Aretha said it in 1967 (scroll down to watch her sing it)
The conversation around Internet safety has moved a long way since the 1990s, when it focused mostly on porn and predators, and we've even evolved since 2009 when ConnectSafely published "Online Safety 3.0: Empowering and Protecting Youth."
Along with colleagues, I've been doing a lot of thinking about how to position online safety messaging and how to integrate it with offline risks (the overlap is pretty major) and with youth rights -- an important part of the discussion that is often missing.
I realize that something as complex as the way we interact with connected technology can't really be reduced to a soundbite or even an acronym, but that didn't stop me from trying. So, to make things simple, I'm paying homage to Aretha Franklin, whose classic song "R-E-S-P-E-C-T" sets the tone for how I think we should be talking about youth online safety and rights.
Read on to "find out what it means to me." And when you're done, click on the image below to listen to Aretha sing it out.
Rights and Responsibility:
Human rights for young people are essential to their safety. And that not only includes their right to be safe, but their right of free speech and assembly. These rights are guaranteed in the U.S. Constitution and the UN Convention on the Rights of the Child and they apply online as well as off. Blocking access to social media, for example, violates their rights and, I would argue, their safety as well. Rights also tie into privacy, such as student rights to the privacy of their personal data on their own devices and school servers.
And to help safeguard our rights and the rights of others, it's important to be Responsible for our actions online and off.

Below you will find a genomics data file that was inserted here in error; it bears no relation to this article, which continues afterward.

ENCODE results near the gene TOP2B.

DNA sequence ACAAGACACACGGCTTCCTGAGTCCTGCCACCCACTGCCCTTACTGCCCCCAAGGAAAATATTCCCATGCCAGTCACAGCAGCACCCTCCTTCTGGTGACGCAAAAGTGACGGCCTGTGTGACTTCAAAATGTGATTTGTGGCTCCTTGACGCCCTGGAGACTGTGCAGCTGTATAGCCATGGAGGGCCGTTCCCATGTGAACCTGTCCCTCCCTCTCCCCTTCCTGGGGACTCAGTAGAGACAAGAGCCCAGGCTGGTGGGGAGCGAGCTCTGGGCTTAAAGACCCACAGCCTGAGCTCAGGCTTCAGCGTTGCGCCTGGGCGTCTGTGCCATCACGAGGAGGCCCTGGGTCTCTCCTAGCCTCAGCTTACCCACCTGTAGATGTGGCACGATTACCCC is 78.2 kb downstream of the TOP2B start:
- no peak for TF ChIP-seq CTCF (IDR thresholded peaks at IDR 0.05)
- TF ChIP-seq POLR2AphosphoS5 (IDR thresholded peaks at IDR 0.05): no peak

Emotional literacy (aka "Social Emotional Learning"):
No matter how hard we try, adults can't possibly stomp out all bullying and cruelty, But there is research to show that we can help head it off at the pass by teaching emotional literacy, also known as Social Emotional Learning, from kindergarten on. Helping young people learn compassion, empathy and kindness will go a long way toward creating the kind of world that we all want to live in.
You can't be safe or free if you're not secure. We need to not only get industry and government to help secure our devices and infrastructure, but teach everyone -- starting with children -- how to protect their devices and their data against unauthorized intrusion.
Privacy and Protection:
We all have a right to privacy. Whether it's government, companies or even prying educators and parents, kids have a right to keep their information private. Sure there are exceptions when it comes to some parents' need to monitor and guide their children but, as a general rule, children should be treated RESPECTfully, which includes respecting their privacy.
Young people do have the right to be protected from harm, but it's impossible to shield them from all potential harms, which is why resiliency is so important.
Education and digital literacy:
Digital literacy can go a long way toward protecting us online. And it's not just knowing how to operate computers and mobile devices. It's developing the critical thinking skills and internal compass to help make good decisions in our digital lives, including making good media choices.
Being considerate of others means not just treating them with respect and kindness but also respecting their privacy and their rights. It's about taking the time to think about how our actions will affect others and doing the right thing.
Thoughtfulness and Tolerance:
"Think before you click" is just one of many sound bites that come under the general category of thoughtfulness. It doesn't take long to think about the implications and consequences of what you're about to do, especially in a medium like the Internet where there really is no such thing as an "eraser button."
Tolerance means accepting and celebrating our differences and giving ourselves and each other a break now and then. Embracing the notion that it's OK to be different goes a long way towards reducing bullying and meanness.